I somehow got sent a copy of “The 30 Minute Seder.” It has a song in it that is not traditionally a Passover seder song, but I can see why they put it in there. It's the spiritual "Let My People Go."
This is a quote directly from the Torah, sure, but it's incomplete. The full sentence that Moses says to Pharaoh in the name of God is, "Send (forth) My people that they may serve Me."
This is probably a big part of the reason Pharaoh refused. The Israelites were coming back in three days. It would be a capitulation (and a loss of productivity) to let them go for that long, but not necessarily a threat to his reign. Pharaoh could even spin it as proof that they were not really slaves, and that he was even benevolent—"See, I even gave them a vacation!"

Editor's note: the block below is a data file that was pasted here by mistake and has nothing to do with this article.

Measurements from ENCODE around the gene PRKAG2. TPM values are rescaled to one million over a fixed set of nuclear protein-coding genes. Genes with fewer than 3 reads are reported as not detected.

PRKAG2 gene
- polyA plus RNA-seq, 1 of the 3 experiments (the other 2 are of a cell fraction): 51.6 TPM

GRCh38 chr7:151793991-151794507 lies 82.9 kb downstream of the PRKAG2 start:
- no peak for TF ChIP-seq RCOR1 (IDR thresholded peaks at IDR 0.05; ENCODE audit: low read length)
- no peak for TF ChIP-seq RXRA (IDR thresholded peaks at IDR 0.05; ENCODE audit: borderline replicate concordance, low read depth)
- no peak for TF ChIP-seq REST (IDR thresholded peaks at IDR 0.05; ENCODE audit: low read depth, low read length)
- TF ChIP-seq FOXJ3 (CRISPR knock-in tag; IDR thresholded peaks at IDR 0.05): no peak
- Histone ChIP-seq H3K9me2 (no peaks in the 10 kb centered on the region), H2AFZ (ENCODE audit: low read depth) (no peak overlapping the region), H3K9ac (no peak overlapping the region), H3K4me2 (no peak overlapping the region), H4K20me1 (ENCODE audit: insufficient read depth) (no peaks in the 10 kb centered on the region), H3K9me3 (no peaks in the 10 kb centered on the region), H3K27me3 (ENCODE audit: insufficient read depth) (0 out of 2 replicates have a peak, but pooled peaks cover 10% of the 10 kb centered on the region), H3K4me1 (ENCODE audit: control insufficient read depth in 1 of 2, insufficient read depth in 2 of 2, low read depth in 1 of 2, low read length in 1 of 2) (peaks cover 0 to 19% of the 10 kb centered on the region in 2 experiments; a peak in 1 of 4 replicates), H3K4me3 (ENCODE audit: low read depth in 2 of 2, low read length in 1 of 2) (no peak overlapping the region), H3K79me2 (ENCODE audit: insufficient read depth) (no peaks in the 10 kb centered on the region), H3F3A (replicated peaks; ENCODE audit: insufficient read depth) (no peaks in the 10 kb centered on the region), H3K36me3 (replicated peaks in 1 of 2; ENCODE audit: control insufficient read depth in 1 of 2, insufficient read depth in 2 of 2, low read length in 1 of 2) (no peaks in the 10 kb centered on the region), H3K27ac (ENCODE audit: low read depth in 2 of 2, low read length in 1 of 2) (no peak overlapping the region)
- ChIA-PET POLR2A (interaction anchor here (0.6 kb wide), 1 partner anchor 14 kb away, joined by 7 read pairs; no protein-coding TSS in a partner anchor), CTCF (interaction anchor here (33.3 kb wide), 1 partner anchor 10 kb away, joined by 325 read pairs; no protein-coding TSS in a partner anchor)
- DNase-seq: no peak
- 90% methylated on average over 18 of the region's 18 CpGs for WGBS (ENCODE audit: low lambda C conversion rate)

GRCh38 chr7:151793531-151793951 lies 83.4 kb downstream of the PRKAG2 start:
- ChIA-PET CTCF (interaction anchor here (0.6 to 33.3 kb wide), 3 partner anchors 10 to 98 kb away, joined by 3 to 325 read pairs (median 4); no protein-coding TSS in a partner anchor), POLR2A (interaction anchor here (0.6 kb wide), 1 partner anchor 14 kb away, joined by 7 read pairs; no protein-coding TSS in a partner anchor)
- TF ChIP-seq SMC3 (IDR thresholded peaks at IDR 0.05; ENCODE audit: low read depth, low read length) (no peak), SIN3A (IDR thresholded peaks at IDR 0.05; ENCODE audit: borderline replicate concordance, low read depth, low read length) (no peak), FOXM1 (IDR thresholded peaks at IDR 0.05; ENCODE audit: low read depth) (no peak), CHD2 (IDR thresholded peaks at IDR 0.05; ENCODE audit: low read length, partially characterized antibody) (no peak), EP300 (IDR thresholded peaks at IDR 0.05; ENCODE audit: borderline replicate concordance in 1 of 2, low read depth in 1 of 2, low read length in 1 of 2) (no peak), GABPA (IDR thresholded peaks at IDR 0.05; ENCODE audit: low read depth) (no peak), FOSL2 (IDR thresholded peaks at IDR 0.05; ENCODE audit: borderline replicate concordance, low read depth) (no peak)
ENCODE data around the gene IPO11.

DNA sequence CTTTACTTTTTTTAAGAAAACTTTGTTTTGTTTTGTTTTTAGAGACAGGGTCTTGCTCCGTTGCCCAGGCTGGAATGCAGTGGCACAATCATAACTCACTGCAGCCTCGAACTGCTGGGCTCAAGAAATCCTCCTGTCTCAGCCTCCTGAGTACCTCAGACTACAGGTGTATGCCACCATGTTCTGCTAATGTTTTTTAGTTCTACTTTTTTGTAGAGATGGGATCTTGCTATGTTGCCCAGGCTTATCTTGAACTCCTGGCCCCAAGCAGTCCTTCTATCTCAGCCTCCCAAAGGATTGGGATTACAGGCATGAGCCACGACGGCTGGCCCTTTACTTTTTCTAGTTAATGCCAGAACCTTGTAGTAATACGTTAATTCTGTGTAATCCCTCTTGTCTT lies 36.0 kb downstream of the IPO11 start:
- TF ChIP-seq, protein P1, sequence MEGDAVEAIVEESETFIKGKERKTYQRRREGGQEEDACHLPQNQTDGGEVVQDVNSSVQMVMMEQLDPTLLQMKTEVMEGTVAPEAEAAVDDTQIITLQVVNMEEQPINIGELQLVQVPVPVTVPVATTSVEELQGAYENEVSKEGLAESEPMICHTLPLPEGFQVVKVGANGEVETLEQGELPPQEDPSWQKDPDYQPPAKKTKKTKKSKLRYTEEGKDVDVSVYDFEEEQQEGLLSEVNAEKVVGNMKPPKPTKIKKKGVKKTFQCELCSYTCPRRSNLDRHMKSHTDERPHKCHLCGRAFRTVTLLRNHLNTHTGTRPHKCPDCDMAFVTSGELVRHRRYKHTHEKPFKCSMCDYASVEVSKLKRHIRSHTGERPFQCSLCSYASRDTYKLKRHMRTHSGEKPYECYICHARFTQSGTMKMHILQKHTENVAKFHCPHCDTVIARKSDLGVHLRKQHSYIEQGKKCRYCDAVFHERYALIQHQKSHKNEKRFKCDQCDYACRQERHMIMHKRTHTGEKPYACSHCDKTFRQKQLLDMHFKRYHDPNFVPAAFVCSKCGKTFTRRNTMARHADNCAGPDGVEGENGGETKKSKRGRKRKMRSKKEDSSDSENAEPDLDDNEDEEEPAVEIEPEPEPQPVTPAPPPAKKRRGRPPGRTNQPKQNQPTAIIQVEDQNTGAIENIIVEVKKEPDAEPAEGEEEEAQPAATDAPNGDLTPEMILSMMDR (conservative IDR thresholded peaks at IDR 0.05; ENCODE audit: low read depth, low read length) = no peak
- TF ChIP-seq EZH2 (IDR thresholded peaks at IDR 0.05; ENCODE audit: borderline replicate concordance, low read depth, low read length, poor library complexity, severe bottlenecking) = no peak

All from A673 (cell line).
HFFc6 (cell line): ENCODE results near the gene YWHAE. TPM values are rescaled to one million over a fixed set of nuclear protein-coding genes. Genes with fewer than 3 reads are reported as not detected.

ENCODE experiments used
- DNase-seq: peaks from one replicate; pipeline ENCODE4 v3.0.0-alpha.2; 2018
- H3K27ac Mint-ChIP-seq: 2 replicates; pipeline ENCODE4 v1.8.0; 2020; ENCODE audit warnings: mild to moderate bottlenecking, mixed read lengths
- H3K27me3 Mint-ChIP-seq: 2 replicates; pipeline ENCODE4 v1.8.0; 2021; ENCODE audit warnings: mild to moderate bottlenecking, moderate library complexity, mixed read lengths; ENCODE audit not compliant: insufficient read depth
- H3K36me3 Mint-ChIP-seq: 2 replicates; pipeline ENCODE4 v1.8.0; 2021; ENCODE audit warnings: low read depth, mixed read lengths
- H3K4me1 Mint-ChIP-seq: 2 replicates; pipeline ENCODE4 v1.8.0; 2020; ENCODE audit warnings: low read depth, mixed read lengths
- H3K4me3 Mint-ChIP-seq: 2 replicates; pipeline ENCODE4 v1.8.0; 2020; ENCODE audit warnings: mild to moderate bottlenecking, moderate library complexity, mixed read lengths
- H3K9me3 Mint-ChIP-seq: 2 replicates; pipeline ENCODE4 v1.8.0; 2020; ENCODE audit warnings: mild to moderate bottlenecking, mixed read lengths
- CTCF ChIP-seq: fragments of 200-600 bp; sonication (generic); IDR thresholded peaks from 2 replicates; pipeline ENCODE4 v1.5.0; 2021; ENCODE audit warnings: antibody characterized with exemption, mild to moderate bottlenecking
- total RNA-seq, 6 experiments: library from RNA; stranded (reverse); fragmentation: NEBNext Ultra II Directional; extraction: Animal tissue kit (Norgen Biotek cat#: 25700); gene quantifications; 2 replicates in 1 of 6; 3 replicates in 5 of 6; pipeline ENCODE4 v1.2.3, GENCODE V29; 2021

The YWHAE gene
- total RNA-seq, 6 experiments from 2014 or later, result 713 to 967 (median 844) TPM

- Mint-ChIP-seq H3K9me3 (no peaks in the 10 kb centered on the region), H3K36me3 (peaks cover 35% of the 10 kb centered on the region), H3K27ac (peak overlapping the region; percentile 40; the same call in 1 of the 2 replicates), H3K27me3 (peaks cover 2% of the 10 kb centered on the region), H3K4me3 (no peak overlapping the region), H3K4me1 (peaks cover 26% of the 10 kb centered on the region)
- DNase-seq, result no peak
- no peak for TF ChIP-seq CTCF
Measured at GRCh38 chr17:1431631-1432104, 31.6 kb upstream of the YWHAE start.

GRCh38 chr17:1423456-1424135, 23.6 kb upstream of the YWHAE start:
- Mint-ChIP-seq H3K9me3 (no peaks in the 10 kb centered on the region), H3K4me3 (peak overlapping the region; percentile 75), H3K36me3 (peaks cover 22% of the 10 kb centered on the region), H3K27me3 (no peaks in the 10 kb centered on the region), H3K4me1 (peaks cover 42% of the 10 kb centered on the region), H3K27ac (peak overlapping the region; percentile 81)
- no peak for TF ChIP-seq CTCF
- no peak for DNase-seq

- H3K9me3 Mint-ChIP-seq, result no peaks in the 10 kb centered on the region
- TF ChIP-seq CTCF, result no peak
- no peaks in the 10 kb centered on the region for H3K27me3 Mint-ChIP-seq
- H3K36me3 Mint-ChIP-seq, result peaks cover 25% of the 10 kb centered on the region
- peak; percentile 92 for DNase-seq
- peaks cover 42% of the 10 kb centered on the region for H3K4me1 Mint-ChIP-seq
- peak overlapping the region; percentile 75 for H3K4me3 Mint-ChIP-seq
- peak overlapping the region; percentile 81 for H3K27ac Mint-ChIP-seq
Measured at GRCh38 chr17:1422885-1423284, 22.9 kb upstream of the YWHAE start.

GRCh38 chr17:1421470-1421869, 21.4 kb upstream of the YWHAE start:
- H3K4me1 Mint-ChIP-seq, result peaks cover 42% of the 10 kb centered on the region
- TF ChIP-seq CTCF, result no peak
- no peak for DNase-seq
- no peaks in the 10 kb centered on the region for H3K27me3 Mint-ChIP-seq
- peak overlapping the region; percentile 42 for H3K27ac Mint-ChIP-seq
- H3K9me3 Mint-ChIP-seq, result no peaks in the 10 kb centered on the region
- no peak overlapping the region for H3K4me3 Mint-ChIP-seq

No, it was the second part, I think. Pharaoh could not allow the Israelites—or any in his empire—to think of themselves as able to serve non-Egyptian gods, himself among them.
Today, we tend to focus on the "freedom" part, and stop at the "go" of "let my people go." But in his book Man's Search for Meaning, psychologist and Holocaust survivor Victor Frankl proposed that, opposite the Statute of Liberty, we build a Statue of Duty.
Jewish superhero creator Stan Lee agrees, and has his creation, Spider-Man, repeat that: "With great power comes great responsibility."
On Passover, we celebrate our liberation, and say that we're free. Now that the holiday is over, we have to ponder, "Free to do what?" After four cups of wine, it’s a sobering thought.
And so I propose an addendum to the Four Questions: "Now that I am free to do any thing, what thing do I want to do?"